A recent tour of Felbrigg Hall in Norfolk took us into the Victorian kitchens. As we explored the coppers and the ranges and perused the ledger of servants which recorded their employment and reasons for leaving it occurred to me that when I visit these grand houses I always come away thinking that the kitchen and the library are my favourite rooms. The artefacts speak of years of hard labour through endless seasons: lifting, chopping, boiling, scrubbing. I long to see them in action, with all the heat, pain and inevitable hellish kitchen conflict as well as the fun and joshing with your colleagues, the sneaky tastes of interesting dishes and and the scoffing of delicious leftovers.
For artists, kitchens offer rich inspiration: interesting structures and objects – ranges, shelves, baskets, bottles, pans – and informal, real poses – people at work, engrossed in their task. These two images by John Atkinson, about whom I have found out nothing, were clearly intended as a pair.
Of course, illustration has a different purpose, so this frontispiece to Martha Bradley’s The British Housewife: or the Cook, Housekeeper’s, and Gardiner’s Companion from about 1760 is more of a diagram of a typical kitchen. The head cook is preparing pork for roasting while one of her two assistants turns the spit and the other makes pies. The room is clean, well-ordered and well-lit by a large window. As many Georgian kitchens were in the basement of the house, this was probably not the reality for most households, which was probably more like the kitchen at Dennis Severs house.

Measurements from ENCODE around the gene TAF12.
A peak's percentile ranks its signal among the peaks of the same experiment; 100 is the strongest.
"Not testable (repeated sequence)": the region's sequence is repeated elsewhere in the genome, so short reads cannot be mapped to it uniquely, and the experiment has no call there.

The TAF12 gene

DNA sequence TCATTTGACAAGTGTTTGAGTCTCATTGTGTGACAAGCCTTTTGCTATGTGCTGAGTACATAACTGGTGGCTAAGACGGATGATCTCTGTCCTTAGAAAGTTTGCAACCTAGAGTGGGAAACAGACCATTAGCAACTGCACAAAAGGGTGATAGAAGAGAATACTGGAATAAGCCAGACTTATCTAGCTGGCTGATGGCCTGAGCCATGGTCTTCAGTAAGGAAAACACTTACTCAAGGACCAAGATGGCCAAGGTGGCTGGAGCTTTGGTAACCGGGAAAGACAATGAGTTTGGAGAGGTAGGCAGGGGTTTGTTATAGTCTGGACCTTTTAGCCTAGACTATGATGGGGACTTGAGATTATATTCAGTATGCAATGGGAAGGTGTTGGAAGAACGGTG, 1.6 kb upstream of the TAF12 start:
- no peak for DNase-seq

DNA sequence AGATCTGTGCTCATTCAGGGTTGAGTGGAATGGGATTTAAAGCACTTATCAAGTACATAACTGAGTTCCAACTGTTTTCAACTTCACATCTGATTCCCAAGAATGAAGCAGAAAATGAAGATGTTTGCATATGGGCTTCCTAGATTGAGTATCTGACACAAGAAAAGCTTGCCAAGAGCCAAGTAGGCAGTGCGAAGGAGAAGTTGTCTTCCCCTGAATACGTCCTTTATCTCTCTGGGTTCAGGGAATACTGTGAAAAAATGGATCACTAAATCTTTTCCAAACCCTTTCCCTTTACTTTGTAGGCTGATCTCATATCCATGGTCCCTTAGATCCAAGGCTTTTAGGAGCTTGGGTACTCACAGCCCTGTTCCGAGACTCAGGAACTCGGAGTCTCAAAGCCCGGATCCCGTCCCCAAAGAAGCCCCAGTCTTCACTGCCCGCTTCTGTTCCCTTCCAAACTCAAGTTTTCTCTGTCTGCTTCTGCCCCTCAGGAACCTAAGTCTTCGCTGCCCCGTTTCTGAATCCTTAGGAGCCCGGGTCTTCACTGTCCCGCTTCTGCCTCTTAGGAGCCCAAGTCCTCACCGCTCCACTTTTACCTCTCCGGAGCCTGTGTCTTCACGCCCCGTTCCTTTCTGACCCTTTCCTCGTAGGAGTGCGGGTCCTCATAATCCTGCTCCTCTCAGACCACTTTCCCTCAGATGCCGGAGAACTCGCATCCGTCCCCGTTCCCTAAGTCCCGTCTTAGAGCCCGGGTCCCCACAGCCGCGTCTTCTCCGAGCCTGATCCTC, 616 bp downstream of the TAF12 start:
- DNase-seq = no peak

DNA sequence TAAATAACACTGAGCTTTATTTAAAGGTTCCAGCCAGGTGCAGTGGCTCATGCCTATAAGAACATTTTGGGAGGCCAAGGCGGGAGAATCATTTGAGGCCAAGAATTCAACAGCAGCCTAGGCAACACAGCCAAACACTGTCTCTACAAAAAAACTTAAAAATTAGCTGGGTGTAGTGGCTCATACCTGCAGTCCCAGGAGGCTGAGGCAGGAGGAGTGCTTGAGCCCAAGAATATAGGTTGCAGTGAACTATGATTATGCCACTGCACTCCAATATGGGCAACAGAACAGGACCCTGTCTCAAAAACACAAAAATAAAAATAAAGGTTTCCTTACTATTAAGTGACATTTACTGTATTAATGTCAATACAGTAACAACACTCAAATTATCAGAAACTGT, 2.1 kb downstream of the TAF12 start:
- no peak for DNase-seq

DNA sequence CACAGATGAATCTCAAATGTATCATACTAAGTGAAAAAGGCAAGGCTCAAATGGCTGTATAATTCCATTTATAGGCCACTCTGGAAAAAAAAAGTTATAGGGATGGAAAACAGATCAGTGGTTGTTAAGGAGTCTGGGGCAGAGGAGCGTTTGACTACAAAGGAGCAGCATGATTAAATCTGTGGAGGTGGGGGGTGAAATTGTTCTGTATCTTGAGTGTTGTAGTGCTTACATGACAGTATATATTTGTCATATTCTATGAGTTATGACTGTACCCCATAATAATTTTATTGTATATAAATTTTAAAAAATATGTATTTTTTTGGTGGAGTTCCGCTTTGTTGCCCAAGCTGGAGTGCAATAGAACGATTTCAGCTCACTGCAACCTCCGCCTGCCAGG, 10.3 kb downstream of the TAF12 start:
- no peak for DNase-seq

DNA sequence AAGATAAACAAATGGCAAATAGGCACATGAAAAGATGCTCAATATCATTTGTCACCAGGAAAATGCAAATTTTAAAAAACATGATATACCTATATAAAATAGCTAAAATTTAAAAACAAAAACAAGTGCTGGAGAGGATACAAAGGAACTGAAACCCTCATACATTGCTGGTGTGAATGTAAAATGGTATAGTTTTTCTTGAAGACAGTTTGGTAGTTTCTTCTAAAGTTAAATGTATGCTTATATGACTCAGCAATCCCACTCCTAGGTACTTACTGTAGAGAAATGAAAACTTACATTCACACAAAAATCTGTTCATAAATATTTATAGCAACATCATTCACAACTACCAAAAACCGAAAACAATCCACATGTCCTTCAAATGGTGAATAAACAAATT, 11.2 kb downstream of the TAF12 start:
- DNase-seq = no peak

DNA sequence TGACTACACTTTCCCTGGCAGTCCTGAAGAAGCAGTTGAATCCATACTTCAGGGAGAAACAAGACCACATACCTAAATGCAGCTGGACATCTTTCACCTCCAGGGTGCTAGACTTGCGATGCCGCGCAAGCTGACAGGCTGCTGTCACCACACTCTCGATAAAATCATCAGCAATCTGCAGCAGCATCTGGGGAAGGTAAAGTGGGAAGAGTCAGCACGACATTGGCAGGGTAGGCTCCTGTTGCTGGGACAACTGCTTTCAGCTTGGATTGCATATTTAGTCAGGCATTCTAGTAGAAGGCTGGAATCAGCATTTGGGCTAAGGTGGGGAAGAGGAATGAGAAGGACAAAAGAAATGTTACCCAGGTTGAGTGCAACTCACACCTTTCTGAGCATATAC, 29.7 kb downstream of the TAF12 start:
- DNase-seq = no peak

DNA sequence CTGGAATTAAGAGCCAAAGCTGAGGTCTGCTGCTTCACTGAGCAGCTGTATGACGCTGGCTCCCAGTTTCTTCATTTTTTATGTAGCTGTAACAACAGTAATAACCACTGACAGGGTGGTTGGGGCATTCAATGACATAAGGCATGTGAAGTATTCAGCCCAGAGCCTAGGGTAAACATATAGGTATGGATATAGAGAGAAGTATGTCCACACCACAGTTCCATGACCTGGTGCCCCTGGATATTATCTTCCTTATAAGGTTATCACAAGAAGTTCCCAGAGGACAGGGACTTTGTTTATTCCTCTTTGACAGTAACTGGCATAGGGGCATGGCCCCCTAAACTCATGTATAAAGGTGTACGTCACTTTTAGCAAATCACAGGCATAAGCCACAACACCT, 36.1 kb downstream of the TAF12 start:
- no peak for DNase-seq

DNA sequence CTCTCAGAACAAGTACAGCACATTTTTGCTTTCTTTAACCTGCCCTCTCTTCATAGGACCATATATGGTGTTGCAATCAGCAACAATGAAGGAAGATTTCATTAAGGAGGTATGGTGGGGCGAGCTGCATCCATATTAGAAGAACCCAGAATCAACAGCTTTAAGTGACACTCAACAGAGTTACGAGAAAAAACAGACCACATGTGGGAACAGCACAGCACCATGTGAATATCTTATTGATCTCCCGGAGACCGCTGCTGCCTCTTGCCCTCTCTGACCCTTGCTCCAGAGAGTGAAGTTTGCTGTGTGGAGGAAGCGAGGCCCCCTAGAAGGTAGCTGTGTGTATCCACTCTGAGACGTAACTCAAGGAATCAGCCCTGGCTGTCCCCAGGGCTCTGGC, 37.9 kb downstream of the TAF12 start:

The warmth and fun of family life based in the kitchen is captured beautifully in this rare and humourous domestic genre scene by Maria Spilsbury (1777–1820), one of the few woman artists of the early 19th century. Four children and a cat cause havoc in a large country kitchen. Employers (including what looks like a mother-in-law on the right) and servants happily occupy the same space, with pie-making at one end and what looks like sewing on the right. The household is of some standing, as a manservant is employed.
Finally, High Life Below Stairs was a common theme for printmakers and the title of a two-act farce by James Townley (published 1759). In this print by James Caldwell (1739-1819) servants party in a basement kitchen. One has her hair done, watched approvingly by the cook (note the child doing her doll’s hair), a couple enjoy a beer and a song (accompanied by the dog) and an old crone scrubs clothes in a tub. The scene is chaotic, with discarded household implements. The proper order of society has been upset: anarchy threatens.